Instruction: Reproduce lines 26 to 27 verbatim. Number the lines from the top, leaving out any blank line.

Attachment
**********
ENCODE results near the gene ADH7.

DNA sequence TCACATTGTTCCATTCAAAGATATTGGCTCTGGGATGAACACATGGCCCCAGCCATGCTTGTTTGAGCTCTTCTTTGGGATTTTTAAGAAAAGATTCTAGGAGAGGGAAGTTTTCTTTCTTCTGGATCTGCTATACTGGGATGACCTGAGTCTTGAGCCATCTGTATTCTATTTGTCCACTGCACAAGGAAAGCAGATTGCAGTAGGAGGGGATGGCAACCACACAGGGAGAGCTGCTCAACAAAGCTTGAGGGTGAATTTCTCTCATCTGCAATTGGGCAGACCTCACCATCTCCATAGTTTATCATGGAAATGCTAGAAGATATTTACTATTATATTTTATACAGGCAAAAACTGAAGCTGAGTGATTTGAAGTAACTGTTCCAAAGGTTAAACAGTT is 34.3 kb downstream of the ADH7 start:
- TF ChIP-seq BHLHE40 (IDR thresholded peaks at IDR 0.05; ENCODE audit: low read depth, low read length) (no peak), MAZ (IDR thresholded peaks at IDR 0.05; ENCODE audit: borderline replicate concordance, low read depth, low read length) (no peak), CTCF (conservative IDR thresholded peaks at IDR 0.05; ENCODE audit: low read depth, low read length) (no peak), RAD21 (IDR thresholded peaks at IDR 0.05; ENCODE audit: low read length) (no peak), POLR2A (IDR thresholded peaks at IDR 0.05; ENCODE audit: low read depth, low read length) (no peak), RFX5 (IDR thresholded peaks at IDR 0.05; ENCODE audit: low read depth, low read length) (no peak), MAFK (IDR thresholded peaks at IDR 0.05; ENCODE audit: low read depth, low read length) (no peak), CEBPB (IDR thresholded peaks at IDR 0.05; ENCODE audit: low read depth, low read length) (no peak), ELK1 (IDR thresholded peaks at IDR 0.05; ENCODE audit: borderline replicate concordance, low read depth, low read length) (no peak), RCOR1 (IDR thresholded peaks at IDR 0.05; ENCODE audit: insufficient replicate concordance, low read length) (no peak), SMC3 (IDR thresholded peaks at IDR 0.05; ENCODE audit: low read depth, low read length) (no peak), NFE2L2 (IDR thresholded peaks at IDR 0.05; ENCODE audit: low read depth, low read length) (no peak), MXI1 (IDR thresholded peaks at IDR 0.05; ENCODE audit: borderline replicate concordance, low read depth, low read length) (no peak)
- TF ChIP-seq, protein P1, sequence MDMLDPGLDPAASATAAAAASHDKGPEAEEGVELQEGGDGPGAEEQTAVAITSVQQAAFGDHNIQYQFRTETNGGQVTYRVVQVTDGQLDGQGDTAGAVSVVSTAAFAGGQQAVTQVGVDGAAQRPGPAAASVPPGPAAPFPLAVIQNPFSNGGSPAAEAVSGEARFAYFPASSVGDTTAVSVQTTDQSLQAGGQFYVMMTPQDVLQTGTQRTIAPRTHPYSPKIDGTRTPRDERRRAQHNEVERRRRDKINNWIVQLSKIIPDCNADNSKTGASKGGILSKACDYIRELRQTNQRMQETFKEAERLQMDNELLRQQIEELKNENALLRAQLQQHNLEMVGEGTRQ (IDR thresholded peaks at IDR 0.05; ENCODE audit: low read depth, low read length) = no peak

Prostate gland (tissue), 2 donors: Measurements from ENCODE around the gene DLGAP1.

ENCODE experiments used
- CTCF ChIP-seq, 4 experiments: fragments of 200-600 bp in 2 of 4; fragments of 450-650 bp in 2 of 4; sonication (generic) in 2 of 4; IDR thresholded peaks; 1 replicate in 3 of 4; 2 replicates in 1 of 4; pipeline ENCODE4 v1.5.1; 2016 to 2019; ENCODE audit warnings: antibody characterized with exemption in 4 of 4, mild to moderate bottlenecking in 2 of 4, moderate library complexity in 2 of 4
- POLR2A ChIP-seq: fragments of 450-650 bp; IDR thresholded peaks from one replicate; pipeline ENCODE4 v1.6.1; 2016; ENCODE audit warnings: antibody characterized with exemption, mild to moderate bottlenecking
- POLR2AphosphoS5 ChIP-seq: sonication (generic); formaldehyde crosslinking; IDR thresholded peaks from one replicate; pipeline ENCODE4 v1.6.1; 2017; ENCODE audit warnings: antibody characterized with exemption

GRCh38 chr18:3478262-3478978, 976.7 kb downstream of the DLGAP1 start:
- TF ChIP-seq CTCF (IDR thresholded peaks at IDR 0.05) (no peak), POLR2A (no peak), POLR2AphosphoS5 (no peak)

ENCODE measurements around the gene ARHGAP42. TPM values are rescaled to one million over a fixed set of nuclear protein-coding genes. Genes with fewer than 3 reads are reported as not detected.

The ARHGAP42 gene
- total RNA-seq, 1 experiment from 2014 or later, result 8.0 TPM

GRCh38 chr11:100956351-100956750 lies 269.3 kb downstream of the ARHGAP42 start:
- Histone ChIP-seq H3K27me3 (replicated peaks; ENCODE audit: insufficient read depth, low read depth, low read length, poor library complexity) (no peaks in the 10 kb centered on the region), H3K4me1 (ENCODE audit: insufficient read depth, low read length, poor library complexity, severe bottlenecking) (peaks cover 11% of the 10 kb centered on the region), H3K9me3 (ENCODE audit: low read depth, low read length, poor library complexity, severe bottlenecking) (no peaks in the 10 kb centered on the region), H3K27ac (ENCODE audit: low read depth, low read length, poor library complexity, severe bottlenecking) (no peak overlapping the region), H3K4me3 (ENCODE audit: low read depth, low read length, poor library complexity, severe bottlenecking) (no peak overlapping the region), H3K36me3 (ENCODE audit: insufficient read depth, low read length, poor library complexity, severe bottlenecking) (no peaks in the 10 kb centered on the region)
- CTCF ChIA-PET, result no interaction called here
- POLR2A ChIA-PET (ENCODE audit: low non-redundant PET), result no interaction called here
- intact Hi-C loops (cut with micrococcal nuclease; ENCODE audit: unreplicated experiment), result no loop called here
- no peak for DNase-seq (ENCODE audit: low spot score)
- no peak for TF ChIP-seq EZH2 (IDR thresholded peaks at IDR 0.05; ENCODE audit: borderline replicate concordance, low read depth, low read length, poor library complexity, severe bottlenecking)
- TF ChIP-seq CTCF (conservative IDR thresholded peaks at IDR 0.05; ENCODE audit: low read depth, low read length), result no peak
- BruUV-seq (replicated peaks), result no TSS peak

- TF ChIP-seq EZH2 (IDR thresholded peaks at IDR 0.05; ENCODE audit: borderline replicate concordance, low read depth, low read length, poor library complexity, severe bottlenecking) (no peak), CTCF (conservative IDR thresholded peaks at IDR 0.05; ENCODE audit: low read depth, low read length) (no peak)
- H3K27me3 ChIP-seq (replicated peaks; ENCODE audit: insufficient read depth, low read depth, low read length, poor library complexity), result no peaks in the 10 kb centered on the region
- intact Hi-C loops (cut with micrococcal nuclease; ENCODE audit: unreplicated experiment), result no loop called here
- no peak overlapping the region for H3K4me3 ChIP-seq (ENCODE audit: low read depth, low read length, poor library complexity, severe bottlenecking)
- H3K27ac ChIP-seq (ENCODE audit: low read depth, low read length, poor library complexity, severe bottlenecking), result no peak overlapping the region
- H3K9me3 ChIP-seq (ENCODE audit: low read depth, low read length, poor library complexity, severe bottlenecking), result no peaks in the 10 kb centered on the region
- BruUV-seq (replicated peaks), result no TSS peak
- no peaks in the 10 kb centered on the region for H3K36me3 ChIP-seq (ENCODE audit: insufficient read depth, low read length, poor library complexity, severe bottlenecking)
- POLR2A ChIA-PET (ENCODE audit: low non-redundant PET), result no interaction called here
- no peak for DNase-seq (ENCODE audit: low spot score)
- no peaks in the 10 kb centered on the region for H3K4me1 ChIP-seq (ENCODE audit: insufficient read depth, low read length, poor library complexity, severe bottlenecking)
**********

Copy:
- intact Hi-C loops (cut with micrococcal nuclease; ENCODE audit: unreplicated experiment), result no loop called here
- no peak overlapping the region for H3K4me3 ChIP-seq (ENCODE audit: low read depth, low read length, poor library complexity, severe bottlenecking)